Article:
The Smithsonian’s National Zoo is mourning the loss of one of their most unique and famous animals: Walnut, a white-naped crane that imprinted on humans and chose a zookeeper as her mate, has died at 42.
The news was announced in a press release by Smithsonian’s National Zoo and Conservation Biology Institute. At 42, Walnut was considered geriatric and had far surpassed the life expectancy of her species: white-naped cranes typically live about 15 years in human care.
The white-naped crane is native to northeastern Mongolia and northeastern China, but Walnut’s parents were taken illegally out of their native land and brought to the US. Walnut was born in Wisconsin in 1981 and rescued by the International Crane Foundation.
As the offspring of two wild-caught cranes, Walnut was considered extremely genetically valuable, and the Association of Zoos and Aquariums’ Species Survival Plan made several breeding recommendations. However, Walnut had no interest in other cranes and would attack her partners.
Since Walnut was hand-raised by humans, she imprinted on her caretakers and was more interested in being with a human rather than a crane. After she arrived at NZCBI’s Virginia campus in 2004, bird keeper Chris Crowe gained her trust and Walnut chose him as her mate.
During mating season, Chris would go through the rituals with Walnut, including dancing, offering nesting materials and food — and finally impregnating her through artificial insemination, using sperm collected from a male of the species.
This unusual but heartwarming routine made Walnut a viral star. It also helped give a boost to this vulnerable species: between 2005 and 2020, Walnut successfully contributed eight offspring. (Her fertile eggs were given to other female cranes to raise as their own, to give them the best chance of survival.)
Chris and Walnut’s unusual courtship also helped give NZCBI’s bird team “valuable insights” about courtship displays, breeding behaviors and parenting.
“Walnut’s contributions to her species’ survival helped add to scientists’ knowledge about imprinting and artificial insemination in individuals that have behavioral or physical limitations,” Smithsonian’s press release reads.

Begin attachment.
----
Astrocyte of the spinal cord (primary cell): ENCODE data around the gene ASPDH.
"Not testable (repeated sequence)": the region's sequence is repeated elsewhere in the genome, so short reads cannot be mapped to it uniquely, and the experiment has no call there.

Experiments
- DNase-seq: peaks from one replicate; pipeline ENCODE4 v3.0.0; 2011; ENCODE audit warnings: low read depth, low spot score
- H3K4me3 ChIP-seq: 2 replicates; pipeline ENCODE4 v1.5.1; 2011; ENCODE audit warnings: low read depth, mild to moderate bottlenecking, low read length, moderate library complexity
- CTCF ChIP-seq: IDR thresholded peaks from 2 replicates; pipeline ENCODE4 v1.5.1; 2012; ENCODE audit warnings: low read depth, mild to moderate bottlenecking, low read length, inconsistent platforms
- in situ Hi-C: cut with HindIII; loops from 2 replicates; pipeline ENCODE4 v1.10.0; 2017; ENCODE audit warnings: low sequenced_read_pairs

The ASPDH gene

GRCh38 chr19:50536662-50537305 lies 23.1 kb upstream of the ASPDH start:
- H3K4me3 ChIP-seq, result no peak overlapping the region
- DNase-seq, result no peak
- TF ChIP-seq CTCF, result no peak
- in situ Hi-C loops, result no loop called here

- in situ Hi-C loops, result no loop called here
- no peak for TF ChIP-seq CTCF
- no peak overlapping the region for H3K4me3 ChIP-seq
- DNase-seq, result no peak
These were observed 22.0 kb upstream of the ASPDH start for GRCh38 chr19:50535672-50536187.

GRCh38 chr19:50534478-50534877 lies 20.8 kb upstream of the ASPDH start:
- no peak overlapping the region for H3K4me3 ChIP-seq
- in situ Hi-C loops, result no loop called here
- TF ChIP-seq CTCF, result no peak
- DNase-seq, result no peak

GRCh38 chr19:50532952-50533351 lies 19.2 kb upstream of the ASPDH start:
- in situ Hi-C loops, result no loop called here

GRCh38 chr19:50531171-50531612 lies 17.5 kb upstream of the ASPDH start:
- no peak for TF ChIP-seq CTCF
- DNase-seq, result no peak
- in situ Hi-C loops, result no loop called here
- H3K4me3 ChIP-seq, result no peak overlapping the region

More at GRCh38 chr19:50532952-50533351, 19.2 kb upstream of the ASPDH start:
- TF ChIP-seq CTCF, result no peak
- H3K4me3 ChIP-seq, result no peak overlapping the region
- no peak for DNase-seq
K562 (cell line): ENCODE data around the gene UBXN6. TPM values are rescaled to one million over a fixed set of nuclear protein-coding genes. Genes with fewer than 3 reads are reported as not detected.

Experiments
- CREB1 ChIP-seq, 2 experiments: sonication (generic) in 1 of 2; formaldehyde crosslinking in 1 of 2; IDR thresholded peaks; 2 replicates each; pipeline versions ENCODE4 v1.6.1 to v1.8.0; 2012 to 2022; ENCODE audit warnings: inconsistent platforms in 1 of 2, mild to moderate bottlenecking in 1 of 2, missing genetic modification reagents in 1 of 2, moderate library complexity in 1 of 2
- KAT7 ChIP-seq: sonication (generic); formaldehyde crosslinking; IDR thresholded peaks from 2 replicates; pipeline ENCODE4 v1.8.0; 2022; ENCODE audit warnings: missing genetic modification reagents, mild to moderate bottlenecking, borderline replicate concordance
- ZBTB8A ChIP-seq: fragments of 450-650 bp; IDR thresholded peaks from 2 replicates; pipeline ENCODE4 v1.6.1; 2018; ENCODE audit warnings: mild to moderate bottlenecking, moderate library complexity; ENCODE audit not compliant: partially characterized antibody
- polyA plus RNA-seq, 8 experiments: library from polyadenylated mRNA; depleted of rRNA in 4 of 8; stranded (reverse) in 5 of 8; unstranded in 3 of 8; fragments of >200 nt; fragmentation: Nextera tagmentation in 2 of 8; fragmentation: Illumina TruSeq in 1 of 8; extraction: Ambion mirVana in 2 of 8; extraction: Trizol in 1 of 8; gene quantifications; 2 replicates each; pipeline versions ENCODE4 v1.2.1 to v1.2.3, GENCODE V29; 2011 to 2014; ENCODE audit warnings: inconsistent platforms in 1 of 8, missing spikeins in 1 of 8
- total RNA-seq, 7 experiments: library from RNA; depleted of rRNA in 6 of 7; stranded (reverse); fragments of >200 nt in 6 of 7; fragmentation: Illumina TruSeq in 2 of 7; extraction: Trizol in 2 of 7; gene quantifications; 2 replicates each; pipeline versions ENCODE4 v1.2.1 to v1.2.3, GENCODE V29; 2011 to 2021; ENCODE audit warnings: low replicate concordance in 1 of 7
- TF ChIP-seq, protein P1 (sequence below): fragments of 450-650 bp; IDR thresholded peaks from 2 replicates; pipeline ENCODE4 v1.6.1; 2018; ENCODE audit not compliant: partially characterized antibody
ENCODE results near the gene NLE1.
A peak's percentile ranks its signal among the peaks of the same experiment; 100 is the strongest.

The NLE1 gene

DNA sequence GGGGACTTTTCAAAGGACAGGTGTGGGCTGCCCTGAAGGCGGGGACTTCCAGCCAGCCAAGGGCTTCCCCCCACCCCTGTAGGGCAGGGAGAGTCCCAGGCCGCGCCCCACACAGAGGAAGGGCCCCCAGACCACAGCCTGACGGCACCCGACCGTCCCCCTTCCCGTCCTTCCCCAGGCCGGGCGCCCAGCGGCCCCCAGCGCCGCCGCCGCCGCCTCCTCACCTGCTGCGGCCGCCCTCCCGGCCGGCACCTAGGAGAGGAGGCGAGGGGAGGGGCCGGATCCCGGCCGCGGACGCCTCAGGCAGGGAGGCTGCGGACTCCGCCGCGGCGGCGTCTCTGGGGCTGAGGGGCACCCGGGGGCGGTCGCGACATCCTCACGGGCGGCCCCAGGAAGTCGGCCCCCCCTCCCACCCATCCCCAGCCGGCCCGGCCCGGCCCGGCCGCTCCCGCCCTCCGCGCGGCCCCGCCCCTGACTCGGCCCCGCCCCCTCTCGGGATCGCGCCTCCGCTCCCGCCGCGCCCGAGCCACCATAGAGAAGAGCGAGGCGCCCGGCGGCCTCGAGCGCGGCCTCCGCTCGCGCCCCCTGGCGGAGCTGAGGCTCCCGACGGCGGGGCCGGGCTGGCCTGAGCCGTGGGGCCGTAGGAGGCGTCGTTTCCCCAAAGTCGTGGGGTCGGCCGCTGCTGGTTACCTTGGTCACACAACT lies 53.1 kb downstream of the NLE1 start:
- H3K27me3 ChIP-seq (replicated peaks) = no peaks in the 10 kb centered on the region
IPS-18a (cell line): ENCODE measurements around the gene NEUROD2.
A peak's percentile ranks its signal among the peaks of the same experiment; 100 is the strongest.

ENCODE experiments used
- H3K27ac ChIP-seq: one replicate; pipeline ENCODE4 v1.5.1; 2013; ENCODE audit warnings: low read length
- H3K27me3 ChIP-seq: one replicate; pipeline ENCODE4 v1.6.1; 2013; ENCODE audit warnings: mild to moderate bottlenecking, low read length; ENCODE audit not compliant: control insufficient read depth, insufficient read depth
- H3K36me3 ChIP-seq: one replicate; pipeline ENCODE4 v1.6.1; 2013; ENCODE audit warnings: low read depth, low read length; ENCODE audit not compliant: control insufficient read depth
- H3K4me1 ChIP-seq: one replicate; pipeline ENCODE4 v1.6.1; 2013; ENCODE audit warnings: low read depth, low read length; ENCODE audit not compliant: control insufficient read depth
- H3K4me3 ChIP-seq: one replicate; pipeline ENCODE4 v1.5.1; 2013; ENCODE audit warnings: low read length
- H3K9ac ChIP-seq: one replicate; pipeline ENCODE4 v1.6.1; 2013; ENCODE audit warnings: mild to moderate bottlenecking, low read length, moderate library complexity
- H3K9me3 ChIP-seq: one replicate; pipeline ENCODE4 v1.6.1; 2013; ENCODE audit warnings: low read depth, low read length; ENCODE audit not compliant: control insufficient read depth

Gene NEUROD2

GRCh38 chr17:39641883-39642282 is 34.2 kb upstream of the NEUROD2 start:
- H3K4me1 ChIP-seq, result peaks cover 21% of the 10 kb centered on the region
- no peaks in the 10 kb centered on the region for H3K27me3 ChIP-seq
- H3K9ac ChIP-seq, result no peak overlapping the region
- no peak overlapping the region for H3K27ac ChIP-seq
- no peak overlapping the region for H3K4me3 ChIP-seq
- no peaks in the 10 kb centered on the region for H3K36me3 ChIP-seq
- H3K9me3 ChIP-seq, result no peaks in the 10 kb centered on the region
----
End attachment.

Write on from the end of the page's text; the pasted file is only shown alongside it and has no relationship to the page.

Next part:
After a good long life, Walnut began to slow down last month: on January 2, her keepers noticed she was refusing to eat or drink. They provided her favorite foods, but her health continued to decline.
The press release states that Walnut “died naturally with the animal care team by her side,” and that the cause of death was revealed to be renal failure.
Walnut, a truly unique celebrity at Smithsonian’s facility, will be mourned by so many — perhaps no one more than her longtime mate.
“Walnut was a unique individual with a vivacious personality,” Chris Crowe said. “She was always confident in expressing herself, an eager and excellent dancer, and stoic in the face of life’s challenges. I’ll always be grateful for her bond with me.”
“Walnut’s extraordinary story has helped bring attention to her vulnerable species’ plight,” he added. “I hope that everyone who was touched by her story understands that her species’ survival depends on our ability and desire to protect wetland habitats.”
The white-naped crane is listed as a vulnerable species by the International Union for Conservation of Nature, suffering population losses due to habitat loss. There are now fewer than 5,300 in their native habitats.
Rest in peace to this beautiful, unique crane who contributed so much to her species — she will be missed by all, especially by her human mate 😢❤️
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